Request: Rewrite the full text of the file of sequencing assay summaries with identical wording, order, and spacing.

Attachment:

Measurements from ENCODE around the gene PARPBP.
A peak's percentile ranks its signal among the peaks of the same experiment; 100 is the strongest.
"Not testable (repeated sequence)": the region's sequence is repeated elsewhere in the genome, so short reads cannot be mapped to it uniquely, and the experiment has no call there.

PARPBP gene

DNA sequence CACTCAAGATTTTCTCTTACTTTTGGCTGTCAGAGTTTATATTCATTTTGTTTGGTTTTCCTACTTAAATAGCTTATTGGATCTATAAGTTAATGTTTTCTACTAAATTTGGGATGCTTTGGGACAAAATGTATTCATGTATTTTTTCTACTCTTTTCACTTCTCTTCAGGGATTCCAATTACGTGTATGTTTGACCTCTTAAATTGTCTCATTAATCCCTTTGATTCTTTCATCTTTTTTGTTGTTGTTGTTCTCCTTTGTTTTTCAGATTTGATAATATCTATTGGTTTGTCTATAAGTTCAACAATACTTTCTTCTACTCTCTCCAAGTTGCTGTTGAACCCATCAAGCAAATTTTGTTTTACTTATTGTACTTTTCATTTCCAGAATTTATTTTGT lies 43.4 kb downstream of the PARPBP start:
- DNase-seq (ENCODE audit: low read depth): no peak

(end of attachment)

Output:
Measurements from ENCODE around the gene PARPBP.
A peak's percentile ranks its signal among the peaks of the same experiment; 100 is the strongest.
"Not testable (repeated sequence)": the region's sequence is repeated elsewhere in the genome, so short reads cannot be mapped to it uniquely, and the experiment has no call there.

PARPBP gene

DNA sequence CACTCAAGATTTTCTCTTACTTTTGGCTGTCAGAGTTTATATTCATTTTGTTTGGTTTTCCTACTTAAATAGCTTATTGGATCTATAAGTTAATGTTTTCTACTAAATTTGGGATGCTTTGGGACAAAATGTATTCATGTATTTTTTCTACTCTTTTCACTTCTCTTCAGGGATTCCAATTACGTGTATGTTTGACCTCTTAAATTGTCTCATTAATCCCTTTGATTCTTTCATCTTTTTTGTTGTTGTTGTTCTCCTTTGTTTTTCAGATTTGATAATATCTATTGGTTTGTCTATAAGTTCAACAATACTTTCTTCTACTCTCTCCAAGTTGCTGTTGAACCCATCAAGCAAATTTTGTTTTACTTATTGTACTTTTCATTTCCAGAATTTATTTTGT lies 43.4 kb downstream of the PARPBP start:
- DNase-seq (ENCODE audit: low read depth): no peak